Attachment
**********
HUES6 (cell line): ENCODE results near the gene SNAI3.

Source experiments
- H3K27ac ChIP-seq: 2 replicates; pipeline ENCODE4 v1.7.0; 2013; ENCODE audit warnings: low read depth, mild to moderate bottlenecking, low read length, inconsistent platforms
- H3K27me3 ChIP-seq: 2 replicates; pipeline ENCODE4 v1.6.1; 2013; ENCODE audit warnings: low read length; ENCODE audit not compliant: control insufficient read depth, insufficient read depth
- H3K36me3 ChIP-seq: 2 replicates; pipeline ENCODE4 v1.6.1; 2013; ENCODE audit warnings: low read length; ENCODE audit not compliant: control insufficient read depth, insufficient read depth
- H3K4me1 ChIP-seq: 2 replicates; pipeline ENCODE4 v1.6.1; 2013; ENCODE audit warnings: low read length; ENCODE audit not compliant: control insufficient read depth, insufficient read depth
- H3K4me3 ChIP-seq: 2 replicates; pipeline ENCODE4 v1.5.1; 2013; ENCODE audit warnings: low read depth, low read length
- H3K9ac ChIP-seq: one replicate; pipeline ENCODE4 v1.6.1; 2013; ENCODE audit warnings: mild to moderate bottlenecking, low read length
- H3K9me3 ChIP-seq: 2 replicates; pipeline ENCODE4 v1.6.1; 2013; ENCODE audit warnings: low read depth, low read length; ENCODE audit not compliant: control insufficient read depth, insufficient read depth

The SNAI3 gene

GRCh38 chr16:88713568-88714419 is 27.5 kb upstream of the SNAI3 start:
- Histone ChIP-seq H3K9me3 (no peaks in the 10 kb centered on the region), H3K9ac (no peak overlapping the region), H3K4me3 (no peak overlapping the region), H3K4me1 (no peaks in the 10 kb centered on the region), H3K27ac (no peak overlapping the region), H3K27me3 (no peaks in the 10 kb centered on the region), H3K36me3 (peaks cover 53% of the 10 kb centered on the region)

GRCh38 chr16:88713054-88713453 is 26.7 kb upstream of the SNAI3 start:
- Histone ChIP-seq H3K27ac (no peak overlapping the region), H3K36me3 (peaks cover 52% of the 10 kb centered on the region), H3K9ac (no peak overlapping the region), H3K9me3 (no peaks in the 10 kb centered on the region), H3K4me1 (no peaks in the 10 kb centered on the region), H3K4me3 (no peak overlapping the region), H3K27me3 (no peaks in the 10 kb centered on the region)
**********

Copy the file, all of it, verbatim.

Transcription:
HUES6 (cell line): ENCODE results near the gene SNAI3.

Source experiments
- H3K27ac ChIP-seq: 2 replicates; pipeline ENCODE4 v1.7.0; 2013; ENCODE audit warnings: low read depth, mild to moderate bottlenecking, low read length, inconsistent platforms
- H3K27me3 ChIP-seq: 2 replicates; pipeline ENCODE4 v1.6.1; 2013; ENCODE audit warnings: low read length; ENCODE audit not compliant: control insufficient read depth, insufficient read depth
- H3K36me3 ChIP-seq: 2 replicates; pipeline ENCODE4 v1.6.1; 2013; ENCODE audit warnings: low read length; ENCODE audit not compliant: control insufficient read depth, insufficient read depth
- H3K4me1 ChIP-seq: 2 replicates; pipeline ENCODE4 v1.6.1; 2013; ENCODE audit warnings: low read length; ENCODE audit not compliant: control insufficient read depth, insufficient read depth
- H3K4me3 ChIP-seq: 2 replicates; pipeline ENCODE4 v1.5.1; 2013; ENCODE audit warnings: low read depth, low read length
- H3K9ac ChIP-seq: one replicate; pipeline ENCODE4 v1.6.1; 2013; ENCODE audit warnings: mild to moderate bottlenecking, low read length
- H3K9me3 ChIP-seq: 2 replicates; pipeline ENCODE4 v1.6.1; 2013; ENCODE audit warnings: low read depth, low read length; ENCODE audit not compliant: control insufficient read depth, insufficient read depth

The SNAI3 gene

GRCh38 chr16:88713568-88714419 is 27.5 kb upstream of the SNAI3 start:
- Histone ChIP-seq H3K9me3 (no peaks in the 10 kb centered on the region), H3K9ac (no peak overlapping the region), H3K4me3 (no peak overlapping the region), H3K4me1 (no peaks in the 10 kb centered on the region), H3K27ac (no peak overlapping the region), H3K27me3 (no peaks in the 10 kb centered on the region), H3K36me3 (peaks cover 53% of the 10 kb centered on the region)

GRCh38 chr16:88713054-88713453 is 26.7 kb upstream of the SNAI3 start:
- Histone ChIP-seq H3K27ac (no peak overlapping the region), H3K36me3 (peaks cover 52% of the 10 kb centered on the region), H3K9ac (no peak overlapping the region), H3K9me3 (no peaks in the 10 kb centered on the region), H3K4me1 (no peaks in the 10 kb centered on the region), H3K4me3 (no peak overlapping the region), H3K27me3 (no peaks in the 10 kb centered on the region)